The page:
To use Buzzfeed’s phrase. Hughes (boldface mine):
The programming could be called a lot of things. Inspiring, maybe. Nerdy. Wholesome. Boring. But it was not in any way controversial. And in that way it felt like a missed opportunity, bizarrely disconnected from the crowd of thousands, many holding cutting signs about the president’s hair, hands, skin color, intellect, tweets, and policies. Because for the people in the streets, it wasn’t just a march in support of science, it was a march against the President’s anti-science policies. Yet the march’s leadership, in a bid for inclusion, shied away from that. That was a mistake.
It was billed as the march for science. But just about everyone actually marching, even the kids I talked to, was quick to say what the march was really about: Trump….
It’s not that a global pep rally for science is a bad thing, necessarily. It’s not in a scientist’s nature to opine from soapboxes (it’s why they write research papers in the passive voice). They’re much more comfortable advocating for facts and truth. The thing is, as Yale scholar Dan Kahan pointed out on Twitter, most people, no matter their political or religious orientation, agree that science makes our lives better. What we don’t all agree on is whether Trump is making good decisions.
As much as scientists may want their work to have bipartisan support, those days are long gone. For the past four years, the House Science Committee has become one of the loudest voices against climate science, repeatedly calling scientists “alarmist” and dishonest. Trump’s budget chief says that NIH funding should be cut because of “mission creep” and that climate research is “a waste of your money.” The president has suggested that vaccines — the greatest public health effort of the modern era — cause autism.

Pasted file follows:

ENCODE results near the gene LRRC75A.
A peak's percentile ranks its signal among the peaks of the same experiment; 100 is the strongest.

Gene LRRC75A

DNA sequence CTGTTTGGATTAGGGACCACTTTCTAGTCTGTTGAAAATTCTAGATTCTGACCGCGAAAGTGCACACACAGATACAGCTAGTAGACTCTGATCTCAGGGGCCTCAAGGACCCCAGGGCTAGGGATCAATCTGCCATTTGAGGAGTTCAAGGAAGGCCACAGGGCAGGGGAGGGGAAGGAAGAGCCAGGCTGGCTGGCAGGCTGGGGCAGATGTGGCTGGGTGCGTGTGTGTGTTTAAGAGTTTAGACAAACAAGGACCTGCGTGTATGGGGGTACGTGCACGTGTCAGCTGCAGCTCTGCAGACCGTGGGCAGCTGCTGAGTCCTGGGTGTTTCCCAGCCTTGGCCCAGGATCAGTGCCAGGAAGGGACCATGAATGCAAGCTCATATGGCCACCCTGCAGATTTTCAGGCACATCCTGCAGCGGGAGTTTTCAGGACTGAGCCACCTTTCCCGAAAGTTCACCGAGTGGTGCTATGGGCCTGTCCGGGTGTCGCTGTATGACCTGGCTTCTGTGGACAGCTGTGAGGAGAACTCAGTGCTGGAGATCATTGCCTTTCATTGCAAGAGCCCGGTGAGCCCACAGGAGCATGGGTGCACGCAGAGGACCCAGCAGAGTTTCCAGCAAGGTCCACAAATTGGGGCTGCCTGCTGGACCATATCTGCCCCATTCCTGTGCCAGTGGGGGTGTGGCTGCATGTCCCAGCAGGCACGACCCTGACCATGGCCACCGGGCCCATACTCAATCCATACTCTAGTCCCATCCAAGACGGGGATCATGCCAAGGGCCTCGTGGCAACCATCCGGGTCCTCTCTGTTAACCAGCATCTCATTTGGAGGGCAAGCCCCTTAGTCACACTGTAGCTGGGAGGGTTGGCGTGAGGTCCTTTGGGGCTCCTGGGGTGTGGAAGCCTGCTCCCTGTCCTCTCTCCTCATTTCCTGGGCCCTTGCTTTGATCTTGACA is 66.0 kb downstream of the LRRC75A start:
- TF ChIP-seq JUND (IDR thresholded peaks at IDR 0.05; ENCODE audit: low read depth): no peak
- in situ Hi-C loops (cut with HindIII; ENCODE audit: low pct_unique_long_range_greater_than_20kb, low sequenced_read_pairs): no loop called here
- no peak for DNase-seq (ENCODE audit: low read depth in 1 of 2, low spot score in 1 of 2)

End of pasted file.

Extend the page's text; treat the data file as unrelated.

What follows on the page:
These are very real divides, but the march pretended they don’t exist. That neutral stance, however admirable, likely came at an opportunity cost. The march’s organizers had tens of thousands of motivated voices at their disposal. Would that energy have been better directed at electing Democrats in 2018? (The Democratic Party and Hillary Clinton tweeted support of the march.) Or fighting against Trump’s hostile stance on immigrants, who make up nearly 20% of the scientific workforce? Or convincing scientists to run for office themselves?
For the record, I attended the D.C. march. The problem, as I see it, is that the march had three main objectives (I’ll describe them in no particular order). The first was to increase diversity and to address issues facing historically marginalized groups (and I’m including immigration in this). Despite much of the online/Twitter heat about this, I think most march participants supported this. That said, parts of the left need to learn how to write a mission statement that doesn’t mangle English using Sociology 101 terminology (really, it didn’t help. At all). If phrased properly, this wouldn’t have been very partisan at all (unless you’re Attorney General and elite racist Jeff Sessions).